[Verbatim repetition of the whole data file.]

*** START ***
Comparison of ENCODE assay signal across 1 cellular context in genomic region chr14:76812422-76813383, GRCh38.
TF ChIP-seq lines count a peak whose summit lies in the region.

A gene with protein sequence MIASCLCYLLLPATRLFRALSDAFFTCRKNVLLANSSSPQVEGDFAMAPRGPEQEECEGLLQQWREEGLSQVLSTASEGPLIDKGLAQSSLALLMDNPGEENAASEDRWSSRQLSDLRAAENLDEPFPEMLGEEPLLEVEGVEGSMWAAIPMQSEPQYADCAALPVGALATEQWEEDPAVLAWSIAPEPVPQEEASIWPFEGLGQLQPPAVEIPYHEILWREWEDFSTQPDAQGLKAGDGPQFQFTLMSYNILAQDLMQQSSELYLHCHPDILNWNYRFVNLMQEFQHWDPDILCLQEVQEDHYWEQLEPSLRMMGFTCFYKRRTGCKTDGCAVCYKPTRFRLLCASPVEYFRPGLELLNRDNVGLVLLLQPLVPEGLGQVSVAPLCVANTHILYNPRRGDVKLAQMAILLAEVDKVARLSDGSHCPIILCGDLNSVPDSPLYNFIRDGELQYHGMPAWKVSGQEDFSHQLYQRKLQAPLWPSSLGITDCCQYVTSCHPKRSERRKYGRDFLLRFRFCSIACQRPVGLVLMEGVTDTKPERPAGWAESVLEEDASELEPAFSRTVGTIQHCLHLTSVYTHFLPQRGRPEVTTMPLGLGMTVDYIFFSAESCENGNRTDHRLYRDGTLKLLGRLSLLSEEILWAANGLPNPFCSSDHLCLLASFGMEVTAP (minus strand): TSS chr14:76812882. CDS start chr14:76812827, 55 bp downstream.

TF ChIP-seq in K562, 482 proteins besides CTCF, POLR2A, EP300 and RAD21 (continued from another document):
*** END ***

Comparison of ENCODE assay signal across 1 cellular context in genomic region chr14:76812422-76813383, GRCh38.
TF ChIP-seq lines count a peak whose summit lies in the region.

A gene with protein sequence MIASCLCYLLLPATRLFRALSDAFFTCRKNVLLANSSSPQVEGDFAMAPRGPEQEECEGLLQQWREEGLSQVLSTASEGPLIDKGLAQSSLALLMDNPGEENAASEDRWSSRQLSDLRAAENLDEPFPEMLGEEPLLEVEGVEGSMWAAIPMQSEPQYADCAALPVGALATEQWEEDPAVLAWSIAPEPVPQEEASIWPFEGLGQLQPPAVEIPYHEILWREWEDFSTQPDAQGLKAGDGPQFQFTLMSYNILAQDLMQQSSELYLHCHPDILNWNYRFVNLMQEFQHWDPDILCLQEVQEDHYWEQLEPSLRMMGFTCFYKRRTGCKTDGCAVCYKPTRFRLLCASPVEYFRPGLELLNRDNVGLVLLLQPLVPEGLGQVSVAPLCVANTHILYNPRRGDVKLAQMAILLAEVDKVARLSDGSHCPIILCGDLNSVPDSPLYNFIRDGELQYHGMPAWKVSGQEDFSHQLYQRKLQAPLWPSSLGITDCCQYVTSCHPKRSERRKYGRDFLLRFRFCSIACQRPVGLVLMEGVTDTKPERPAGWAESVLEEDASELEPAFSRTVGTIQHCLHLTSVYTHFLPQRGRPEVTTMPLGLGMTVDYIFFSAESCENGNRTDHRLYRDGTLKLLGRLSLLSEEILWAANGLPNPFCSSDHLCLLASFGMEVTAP (minus strand): TSS chr14:76812882. CDS start chr14:76812827, 55 bp downstream.

TF ChIP-seq in K562, 482 proteins besides CTCF, POLR2A, EP300 and RAD21 (continued from another document):